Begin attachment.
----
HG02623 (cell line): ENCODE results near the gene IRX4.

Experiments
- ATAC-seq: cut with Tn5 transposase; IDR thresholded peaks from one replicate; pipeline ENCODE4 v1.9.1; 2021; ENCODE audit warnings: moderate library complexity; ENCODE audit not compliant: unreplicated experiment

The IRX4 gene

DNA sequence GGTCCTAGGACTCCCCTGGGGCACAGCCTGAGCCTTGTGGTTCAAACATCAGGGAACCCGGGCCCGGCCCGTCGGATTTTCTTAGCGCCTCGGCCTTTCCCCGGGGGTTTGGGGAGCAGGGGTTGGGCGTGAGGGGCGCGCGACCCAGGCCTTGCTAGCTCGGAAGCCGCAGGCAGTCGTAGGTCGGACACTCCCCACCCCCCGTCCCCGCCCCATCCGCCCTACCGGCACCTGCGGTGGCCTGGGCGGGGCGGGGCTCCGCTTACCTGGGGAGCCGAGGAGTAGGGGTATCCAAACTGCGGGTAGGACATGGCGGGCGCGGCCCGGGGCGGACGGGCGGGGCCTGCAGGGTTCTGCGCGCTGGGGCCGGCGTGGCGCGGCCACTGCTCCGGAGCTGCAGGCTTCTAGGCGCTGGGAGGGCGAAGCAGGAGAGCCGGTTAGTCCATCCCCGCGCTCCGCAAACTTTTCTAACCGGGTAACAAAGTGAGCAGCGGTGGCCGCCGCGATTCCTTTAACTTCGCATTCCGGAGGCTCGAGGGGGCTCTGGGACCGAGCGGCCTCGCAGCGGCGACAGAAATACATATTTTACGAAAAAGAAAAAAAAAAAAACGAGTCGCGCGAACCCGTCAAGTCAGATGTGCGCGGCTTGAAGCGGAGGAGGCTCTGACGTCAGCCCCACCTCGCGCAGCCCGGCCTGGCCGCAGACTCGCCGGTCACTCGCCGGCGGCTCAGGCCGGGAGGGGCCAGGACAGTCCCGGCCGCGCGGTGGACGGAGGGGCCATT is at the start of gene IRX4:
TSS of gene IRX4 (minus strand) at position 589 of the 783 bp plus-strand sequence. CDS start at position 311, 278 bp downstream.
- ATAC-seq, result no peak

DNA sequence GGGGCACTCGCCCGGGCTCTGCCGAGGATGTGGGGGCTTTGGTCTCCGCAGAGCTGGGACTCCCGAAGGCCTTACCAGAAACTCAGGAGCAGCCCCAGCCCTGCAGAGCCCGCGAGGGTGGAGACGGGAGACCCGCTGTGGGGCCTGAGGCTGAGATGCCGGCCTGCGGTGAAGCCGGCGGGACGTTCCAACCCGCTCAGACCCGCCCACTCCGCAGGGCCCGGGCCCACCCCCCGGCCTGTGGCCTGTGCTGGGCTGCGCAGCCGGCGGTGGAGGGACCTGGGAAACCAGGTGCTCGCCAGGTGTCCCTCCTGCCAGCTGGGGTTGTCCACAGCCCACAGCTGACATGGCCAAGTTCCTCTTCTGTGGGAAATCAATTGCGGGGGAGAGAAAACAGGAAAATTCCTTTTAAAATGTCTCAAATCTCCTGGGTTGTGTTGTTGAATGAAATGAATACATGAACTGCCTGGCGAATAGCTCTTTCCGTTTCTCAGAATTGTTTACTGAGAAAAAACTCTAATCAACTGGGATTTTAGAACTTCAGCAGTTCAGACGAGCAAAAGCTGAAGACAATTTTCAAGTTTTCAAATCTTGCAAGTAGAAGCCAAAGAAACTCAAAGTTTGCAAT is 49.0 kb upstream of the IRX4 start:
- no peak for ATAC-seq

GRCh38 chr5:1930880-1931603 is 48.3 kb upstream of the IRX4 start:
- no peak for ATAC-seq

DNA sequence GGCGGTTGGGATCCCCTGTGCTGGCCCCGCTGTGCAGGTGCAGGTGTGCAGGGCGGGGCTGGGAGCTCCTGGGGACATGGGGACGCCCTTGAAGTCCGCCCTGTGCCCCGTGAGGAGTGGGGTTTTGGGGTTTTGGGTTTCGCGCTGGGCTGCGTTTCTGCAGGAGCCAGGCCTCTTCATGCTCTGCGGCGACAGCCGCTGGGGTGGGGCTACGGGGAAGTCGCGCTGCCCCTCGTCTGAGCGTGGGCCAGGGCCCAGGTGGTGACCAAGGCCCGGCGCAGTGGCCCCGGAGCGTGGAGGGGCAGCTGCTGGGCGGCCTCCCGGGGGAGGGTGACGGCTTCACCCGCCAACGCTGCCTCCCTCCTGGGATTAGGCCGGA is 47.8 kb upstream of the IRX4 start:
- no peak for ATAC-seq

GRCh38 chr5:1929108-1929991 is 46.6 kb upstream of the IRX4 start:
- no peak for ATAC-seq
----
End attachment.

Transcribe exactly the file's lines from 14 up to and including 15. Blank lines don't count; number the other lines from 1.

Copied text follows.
GRCh38 chr5:1929108-1929991 is 46.6 kb upstream of the IRX4 start:
- no peak for ATAC-seq